Rockstar Games famously keeps a tight lid on its "Grand Theft Auto" games, but there are generally three constants to each new release.
Something in the game will outrage activists. The game will make a staggering amount of money. And it will incorporate parts of pop culture that raise its coolness levels even higher among players.
In the 12 years since "Grand Theft Auto III" first hit shelves (and the game really became the industry force it is now), it has had plenty of highs and lows - and an impact on the videogame landscape that few titles can match.
Here's a look at some of its most notable moments and achievements.
—By Chris Morris
Posted September 13, 2013
This Grand Theft Auto: San Andreas mod, discovered by enthusiasts, unlocks a playable, interactive minigame where the game's lead character has sex with his girlfriend. It opened a Pandora's Box of controversy when it was exposed. Politicians (including Hillary Clinton) quickly got involved, suggesting new regulations be put on the video game industry. In the end, the game was yanked off store shelves so the code could be removed and publisher Take-Two Interactive Software faced class-action suits. (Those suits were settled in 2007).
Given the gritty setting of GTA games, it's not too surprising to find prostitutes among the population. But when they first appeared in "GTA III," players were surprised to find they could hire the hookers for a rendezvous, which typically took place in the backseat of a car. Doing so would restore a player's health, but cost them money. Players quickly found out, though, that they could beat the street walkers to death after the encounter to get their money back.
"Grand Theft Auto" games are often homages to mob or gangster films—and as such, are loaded with violent missions. Rockstar has never shied away from gritty action in their games. That has made the series a target for some activists, like attorney Jack Thompson, who dubbed them "murder simulators." New York City officials weren't happy when the city was chosen as the inspiration for "GTA IV's" locale. The Parents Television Council has repeatedly condemned the game.
When "Grand Theft Auto IV" hit shelves in 2008, it sold approximately 6 million copies worldwide in its first week, grossing over $500 million. It went on to sell over 25 million copies. The franchise, as a whole, has sold more than 100 million copies—and is the most significant revenue generator in the Take-Two catalog. Analysts expect"GTA V" to sell 14 million copies in the company's second fiscal quarter (which ends 13 days after the game goes on sale).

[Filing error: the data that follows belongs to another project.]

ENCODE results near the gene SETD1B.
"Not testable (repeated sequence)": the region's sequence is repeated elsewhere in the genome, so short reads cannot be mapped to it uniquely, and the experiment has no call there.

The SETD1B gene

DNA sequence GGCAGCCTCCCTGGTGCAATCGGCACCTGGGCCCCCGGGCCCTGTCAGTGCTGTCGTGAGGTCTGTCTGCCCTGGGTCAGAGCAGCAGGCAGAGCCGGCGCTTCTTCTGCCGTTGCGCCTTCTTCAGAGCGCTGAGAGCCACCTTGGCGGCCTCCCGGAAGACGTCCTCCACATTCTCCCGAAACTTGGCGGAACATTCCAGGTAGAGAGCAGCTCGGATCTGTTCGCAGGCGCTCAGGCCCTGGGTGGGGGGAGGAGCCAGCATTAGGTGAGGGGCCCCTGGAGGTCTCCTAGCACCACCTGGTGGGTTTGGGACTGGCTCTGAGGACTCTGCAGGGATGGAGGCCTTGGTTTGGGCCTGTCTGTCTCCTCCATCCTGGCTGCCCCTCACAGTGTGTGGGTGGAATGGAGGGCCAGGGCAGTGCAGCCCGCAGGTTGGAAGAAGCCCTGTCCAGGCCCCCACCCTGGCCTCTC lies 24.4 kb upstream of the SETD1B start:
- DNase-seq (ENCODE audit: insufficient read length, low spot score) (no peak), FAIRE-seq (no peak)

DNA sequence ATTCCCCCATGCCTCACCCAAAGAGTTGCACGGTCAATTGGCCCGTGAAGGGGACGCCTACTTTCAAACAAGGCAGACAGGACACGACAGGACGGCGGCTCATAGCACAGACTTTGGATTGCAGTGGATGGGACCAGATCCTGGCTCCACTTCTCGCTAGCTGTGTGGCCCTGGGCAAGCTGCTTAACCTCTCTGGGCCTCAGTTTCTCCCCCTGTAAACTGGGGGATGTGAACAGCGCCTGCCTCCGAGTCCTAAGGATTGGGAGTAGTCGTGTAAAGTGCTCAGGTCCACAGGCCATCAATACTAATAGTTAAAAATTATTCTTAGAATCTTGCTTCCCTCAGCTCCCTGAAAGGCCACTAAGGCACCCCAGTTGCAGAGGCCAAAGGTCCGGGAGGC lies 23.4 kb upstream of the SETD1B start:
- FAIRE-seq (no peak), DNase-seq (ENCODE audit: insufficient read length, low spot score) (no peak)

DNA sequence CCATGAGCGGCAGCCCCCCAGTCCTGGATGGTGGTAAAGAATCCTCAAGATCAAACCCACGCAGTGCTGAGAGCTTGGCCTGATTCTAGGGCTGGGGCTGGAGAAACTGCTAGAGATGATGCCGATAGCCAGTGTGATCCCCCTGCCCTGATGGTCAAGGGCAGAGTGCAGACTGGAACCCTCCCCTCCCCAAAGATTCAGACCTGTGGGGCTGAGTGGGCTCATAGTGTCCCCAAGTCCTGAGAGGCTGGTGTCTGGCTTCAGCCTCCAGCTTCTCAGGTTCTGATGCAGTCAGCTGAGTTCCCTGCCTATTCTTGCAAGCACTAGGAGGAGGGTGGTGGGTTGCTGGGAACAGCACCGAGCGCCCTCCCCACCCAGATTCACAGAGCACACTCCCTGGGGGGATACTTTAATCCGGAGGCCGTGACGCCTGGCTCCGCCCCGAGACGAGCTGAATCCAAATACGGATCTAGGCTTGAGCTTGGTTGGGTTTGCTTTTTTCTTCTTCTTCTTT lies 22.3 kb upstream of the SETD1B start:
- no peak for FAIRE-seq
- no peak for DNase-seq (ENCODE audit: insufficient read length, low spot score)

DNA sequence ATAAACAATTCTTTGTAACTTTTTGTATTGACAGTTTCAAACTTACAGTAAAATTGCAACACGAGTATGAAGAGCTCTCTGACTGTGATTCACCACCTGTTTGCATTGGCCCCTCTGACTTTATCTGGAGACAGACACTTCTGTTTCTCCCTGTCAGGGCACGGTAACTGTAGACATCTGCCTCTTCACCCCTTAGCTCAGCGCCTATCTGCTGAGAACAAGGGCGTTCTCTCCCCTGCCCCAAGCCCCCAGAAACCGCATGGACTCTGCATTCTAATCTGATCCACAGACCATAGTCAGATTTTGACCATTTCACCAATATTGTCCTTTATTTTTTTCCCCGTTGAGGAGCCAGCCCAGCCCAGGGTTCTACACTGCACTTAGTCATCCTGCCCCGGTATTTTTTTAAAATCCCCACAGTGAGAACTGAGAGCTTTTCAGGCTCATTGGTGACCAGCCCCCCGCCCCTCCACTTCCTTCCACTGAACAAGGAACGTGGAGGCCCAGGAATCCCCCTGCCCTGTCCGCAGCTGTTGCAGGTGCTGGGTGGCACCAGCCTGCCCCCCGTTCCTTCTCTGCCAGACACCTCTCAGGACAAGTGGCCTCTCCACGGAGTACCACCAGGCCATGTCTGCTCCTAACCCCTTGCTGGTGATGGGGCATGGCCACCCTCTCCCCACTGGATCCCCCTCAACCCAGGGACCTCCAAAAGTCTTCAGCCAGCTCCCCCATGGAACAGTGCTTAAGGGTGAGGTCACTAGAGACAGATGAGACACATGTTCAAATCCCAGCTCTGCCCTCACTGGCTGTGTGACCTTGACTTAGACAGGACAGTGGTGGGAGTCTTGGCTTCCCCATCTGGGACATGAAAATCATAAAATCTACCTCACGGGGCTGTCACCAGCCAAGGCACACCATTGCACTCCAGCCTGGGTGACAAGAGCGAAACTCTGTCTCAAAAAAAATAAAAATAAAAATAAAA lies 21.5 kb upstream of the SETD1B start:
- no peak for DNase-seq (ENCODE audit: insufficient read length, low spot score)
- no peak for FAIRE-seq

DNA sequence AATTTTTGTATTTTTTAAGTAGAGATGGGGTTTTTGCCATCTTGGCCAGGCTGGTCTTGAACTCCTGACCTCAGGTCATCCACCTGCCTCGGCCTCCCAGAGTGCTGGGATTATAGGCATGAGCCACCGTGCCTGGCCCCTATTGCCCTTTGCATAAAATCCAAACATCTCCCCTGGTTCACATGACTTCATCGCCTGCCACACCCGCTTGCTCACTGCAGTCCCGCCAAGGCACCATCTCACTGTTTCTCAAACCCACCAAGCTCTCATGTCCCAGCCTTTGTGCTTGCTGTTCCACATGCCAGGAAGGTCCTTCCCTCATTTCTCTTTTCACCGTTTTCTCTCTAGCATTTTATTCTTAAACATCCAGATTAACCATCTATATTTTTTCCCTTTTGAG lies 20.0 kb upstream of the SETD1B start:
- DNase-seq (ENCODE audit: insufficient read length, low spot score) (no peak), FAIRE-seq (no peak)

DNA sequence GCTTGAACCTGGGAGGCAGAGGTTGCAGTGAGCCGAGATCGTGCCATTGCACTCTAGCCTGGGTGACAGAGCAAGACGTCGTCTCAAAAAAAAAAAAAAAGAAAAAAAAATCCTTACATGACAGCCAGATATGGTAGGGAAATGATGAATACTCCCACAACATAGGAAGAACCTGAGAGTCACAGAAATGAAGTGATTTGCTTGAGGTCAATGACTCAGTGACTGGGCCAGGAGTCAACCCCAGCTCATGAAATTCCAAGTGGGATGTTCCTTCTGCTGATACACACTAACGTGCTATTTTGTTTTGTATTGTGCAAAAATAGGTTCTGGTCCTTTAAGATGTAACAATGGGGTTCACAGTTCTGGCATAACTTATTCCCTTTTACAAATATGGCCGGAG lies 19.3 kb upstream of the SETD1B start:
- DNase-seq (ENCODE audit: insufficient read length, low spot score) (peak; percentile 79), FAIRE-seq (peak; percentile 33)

The PS2 years
The PlayStation 2 had a lot going for it, but without "Grand Theft Auto," it probably wouldn't have been quite as big as it turned out to be. Smart thinking on the part of Sony executives led to a deal with Rockstar and Take-Two that made the PS2 the exclusive platform for "GTA III" and "GTA: San Andreas." When both games became must-haves, Microsoft and Nintendo could do nothing but stand on the sidelines.
The $50M Microsoft deal
By the time the Xbox 360 was on shelves, Microsoft refused to miss out on the "GTA" gravy train again. Given the installed base of the platform, it wasn't hard to convince Rockstar and Take-Two to release "GTA IV" on the Xbox 360 as well as Sony's PlayStation 3, but the company went another step further, paying a reported $50 million for exclusive first rights to two downloadable packs- "The Lost and the Damned" and "The Ballad of Gay Tony."
The cast list of the "Grand Theft Auto" franchise is one that any director would envy. Rockstar regularly calls on Hollywood heavyweights to voice its primary characters. Among those who have worked on previous games are Samuel L. Jackson, Ray Liotta and Michael Madsen. It's also a series that likes to bring back famous voices that people might have forgotten about. "Grand Theft Auto V" will feature 80s pop star Kenny Loggins as one of the in-game DJs.
You spend a lot of time driving in "Grand Theft Auto" games—and just as in the real world, when you drive, you listen to the radio. Instead of loading the game with a dozen or so songs, though, "GTA IV" offered 20 music stations, which played over 200 licensed tracks. (The two add-ons to the game brought another 50 songs). "GTA V" will offer 15 music stations with 240 licensed songs (and, according to Rockstar, the equivalent of 20 movies worth of additional score music).
The open world
Before "Grand Theft Auto," there wasn't a lot of freedom in games. You might be able to choose the order of missions, but if you wanted to just explore the world, it wasn't possible. "GTA" encouraged that and gives you lots of ways to do so. You can fly planes, drive tanks or ride jetpacks. You can steal an ambulance and respond to emergency calls. Carjack a taxi? Pick up fares to earn extra money. Rockstar dubbed its game a sandbox for players - a term that has stuck as other developers have copied the formula.
"GTA" games are long. "GTA V," for instance, is expected to have nearly 100 hours of gameplay in the main story. But the game rewards those to explore with hidden surprises - like a beating heart within the Statue of Liberty (something players can only access through a side door marked by a sign reading "No Hidden Content This Way." Developers also occasionally slip in references from some of their favorite films as well as nods to past installments of the game.